CAIRO, Egypt (AP) — An Egyptian blogger went on trial Thursday on charges of insulting Islam and causing sectarian strife with his Internet writings. Egypt’s first prosecution of a blogger came as Washington has backed away from pressuring its Mideast ally to improve its human rights record and bring democratic reform.
Abdel Kareem Nabil often denounced Islamic authorities and criticized Egyptian President Hosni Mubarak on his Arabic-language blog. He has been in detention since November and faces up to nine years in prison if convicted.
Egypt has arrested a string of pro-democracy bloggers over the past year, sparking condemnation from human rights groups.
Nabil’s trial in the Mediterranean city of Alexandria began two days after Secretary of State Condoleezza Rice met with Mubarak, seeking support for a new American strategy on calming violence in Iraq.
But unlike past visits to Egypt when she pressed demands for greater democracy, Rice made no reference to reform, instead praising the two countries'”important strategic relationship — one that we value greatly.”
In 2005, the Bush administration made Egypt — which Mubarak has ruled unquestioned for a quarter century — the centerpiece of what it called a policy priority of promoting democratic change in the Arab world.
But Egyptian reformists say Washington has all but dropped its pressure on Mubarak amid the Bush administration’s need for support on Iraq and the Israeli-Palestinian conflict. The United States was also spooked when Egypt’s Muslim Brotherhood made big gains in 2005 parliamentary elections and the radical Hamas movement won 2006 Palestinian elections — raising fears that greater democracy would increase fundamentalists’ power, activists say.
“America’s stance is very clear. It is so afraid after the victories of Hamas in Palestine and the Brotherhood in Egypt,” said Ahmed Seif al-Islam, a member of one of three Egyptian rights group backing Nabil in his case.
The United States “has not only lifted its hand and stopped pressure. We are in the phase of (the U.S.) hinting to government they can take repressive measures for the sake of stability,” he said.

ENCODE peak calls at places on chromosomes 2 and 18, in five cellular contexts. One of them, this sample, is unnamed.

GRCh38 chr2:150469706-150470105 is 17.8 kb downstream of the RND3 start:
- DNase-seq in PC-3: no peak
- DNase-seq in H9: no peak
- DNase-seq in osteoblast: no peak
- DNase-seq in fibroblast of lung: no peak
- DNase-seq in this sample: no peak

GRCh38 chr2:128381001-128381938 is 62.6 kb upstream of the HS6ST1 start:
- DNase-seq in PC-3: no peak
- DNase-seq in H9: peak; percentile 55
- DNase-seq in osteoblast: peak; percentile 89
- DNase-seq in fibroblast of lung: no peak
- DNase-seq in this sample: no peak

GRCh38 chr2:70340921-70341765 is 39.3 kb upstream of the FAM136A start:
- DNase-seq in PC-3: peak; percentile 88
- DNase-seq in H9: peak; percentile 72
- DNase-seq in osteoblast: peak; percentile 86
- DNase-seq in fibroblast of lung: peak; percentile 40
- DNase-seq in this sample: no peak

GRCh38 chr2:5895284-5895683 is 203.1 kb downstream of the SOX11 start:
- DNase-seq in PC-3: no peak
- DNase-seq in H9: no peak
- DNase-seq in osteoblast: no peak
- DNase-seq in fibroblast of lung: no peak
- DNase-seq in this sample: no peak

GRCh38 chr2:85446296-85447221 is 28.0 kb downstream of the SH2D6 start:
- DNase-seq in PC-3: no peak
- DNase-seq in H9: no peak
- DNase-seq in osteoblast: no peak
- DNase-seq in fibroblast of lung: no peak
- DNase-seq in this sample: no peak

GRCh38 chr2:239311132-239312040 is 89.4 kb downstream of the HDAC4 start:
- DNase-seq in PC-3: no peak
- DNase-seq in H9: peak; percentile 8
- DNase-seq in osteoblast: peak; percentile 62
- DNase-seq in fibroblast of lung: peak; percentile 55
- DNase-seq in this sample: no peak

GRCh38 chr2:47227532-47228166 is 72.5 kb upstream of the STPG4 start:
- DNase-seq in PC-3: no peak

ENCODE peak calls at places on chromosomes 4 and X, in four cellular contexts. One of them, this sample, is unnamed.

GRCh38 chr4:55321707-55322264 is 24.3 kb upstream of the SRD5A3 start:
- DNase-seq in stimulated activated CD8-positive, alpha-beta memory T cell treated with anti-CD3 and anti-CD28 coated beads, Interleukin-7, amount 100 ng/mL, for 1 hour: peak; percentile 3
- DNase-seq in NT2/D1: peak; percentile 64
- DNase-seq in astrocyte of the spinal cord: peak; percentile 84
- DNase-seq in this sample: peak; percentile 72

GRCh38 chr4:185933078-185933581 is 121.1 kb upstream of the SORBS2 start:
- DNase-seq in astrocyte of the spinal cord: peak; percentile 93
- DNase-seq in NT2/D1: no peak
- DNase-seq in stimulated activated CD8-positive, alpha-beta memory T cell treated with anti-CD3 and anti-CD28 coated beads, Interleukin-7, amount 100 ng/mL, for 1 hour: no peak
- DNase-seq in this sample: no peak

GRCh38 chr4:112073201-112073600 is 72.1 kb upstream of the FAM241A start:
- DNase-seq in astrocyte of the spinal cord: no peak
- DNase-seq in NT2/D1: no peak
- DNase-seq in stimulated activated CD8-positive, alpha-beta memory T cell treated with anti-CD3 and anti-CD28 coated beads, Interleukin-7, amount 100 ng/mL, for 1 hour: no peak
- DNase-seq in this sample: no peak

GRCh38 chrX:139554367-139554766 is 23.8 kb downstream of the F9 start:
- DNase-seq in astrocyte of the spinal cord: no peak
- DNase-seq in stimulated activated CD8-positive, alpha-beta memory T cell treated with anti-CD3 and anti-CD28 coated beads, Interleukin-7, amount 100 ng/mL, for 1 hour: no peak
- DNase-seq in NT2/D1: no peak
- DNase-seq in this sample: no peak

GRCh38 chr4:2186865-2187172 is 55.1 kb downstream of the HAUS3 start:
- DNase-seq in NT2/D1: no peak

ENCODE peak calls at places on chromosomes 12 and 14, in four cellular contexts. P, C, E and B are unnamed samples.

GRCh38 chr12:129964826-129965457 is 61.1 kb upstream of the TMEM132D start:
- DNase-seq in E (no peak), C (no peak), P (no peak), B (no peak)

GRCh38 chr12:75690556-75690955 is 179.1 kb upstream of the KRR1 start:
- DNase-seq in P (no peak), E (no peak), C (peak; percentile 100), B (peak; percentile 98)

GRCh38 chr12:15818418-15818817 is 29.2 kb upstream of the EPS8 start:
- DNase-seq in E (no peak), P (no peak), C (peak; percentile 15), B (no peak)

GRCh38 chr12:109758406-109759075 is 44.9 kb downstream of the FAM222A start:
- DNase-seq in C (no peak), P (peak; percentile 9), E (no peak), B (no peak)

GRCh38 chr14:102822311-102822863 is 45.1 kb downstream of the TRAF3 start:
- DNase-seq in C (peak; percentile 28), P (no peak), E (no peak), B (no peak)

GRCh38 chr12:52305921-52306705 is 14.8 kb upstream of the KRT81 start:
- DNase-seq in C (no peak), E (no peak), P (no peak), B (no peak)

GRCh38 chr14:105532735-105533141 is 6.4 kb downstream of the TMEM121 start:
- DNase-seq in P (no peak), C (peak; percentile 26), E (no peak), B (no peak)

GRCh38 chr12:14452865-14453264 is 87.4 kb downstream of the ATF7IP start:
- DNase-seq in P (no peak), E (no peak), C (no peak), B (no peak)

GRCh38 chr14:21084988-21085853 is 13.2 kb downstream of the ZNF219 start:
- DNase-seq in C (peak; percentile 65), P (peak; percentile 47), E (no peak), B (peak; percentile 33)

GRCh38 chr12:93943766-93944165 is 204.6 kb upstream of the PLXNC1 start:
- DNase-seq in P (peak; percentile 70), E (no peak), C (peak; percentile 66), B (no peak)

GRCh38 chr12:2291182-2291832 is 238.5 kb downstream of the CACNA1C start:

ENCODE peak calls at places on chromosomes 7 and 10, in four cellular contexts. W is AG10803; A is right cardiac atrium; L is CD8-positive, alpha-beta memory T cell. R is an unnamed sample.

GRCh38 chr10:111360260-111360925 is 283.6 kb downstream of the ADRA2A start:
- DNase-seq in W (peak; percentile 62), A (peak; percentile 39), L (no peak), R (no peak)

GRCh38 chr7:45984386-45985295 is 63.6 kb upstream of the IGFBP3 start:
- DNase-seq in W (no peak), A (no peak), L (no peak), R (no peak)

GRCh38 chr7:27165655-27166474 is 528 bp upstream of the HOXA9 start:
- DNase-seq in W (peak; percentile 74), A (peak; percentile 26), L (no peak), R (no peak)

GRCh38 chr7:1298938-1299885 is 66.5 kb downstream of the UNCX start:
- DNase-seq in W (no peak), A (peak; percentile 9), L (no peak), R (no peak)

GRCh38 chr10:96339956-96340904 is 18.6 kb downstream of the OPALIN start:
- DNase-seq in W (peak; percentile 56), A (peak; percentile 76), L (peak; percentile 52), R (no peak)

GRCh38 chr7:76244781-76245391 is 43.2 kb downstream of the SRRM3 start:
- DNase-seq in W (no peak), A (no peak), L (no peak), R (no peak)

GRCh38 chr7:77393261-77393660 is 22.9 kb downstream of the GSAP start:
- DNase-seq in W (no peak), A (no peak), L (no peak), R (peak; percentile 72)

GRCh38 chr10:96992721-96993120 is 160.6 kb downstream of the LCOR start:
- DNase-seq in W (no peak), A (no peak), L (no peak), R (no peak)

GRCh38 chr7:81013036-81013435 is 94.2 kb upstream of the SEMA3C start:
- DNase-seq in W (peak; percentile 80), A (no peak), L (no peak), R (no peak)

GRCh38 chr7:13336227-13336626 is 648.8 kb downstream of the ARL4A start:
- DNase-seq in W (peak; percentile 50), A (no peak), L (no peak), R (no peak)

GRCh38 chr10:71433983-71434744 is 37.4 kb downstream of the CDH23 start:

In Thursday’s court session, Nabil was charged with inciting sedition, insulting Islam, harming national unity and insulting the president, a court official said, speaking on condition of anonymity because of court rules.
Defense attorneys asked for time to review the indictment and the trial was adjourned until Jan. 25.
His lawyer, Radwa Sayed Ahmed, said Nabil had been held in solitary confinement, forbidden visits from his family and lawyers. In court Thursday, “he didn’t look good,” she told the Associated Press from Alexandria.
Nabil is the first blogger Egypt has put on trial for his writings. Other bloggers have been released without charges. But unlike the other detained bloggers, who concentrated on politics, Nabil wrote often on religion — and Seif al-Islam said the government was likely prosecuting him as part of its “competition with the Muslim Brotherhood to show its Islamic credentials.”
In his blog — where he uses the name Kareem Amer — Nabil was a fierce critic of conservative Muslims and in particularly of al-Azhar, one of the most prestigious religious institutions in the Sunni Muslim world.
Nabil was a law student at al-Azhar University, but denounced it as “the university of terrorism,” accusing it of promoting radical ideas and suppressing free thought. Al-Azhar “stuffs its students’ brains and turns them into human beasts … teaching them that there is no place for differences in this life,” he wrote.
He was thrown out of the university in March, and in his last blog entry before his arrest blamed al-Azhar for pushing the government to investigate him.
In other postings, Nabil described Mubarak’s regime as a “symbol of dictatorship.”
Nabil was briefly detained in late 2005 after posting a commentary on riots in which angry Muslim worshippers attacked a Coptic Christian church over a play put on by Christians deemed offensive to Islam.
“Muslims revealed their true ugly face and appeared to all the world that they are full of brutality, barbarism and inhumanity,” Nabil said of the October 2005 riots.
Blogging took off in Egypt in 2004, at a time when domestic political activists and the U.S. were stepping up calls for political reform.
Last year, police arrested Alaa Abdel-Fattah, whose blog helped organize anti-government protests, and held him for six weeks before releasing him in June. Another blogger, Mohammed el-Sharkawi, was arrested during a demonstration in May and allegedly sexually tortured in detention before his release.
Amnesty International and media watchdog Reporters Without Borders have criticized the arrests as restricting freedom of expression. The Paris-based media watchdog has included Egypt in “Enemies of the Internet,” a report issued in November.
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